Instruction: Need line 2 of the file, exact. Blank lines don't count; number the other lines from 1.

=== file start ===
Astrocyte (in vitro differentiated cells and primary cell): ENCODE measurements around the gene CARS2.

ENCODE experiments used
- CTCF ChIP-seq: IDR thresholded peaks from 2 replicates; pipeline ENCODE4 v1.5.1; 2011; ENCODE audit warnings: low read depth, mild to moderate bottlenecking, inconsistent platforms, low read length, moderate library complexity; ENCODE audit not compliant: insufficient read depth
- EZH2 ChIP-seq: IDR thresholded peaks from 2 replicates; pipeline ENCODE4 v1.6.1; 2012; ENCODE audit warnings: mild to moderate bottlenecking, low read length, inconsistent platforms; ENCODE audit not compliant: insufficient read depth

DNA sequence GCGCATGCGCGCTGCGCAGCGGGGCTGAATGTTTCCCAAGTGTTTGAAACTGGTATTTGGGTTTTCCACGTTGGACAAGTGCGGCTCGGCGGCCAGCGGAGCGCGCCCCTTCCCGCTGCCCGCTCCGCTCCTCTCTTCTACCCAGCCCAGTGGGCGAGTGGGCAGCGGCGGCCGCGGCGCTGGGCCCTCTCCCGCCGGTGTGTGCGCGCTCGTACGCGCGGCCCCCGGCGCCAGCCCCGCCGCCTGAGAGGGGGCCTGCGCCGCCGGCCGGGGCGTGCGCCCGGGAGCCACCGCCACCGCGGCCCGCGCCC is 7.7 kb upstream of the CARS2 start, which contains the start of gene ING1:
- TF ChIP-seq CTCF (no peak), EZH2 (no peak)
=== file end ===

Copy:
ENCODE experiments used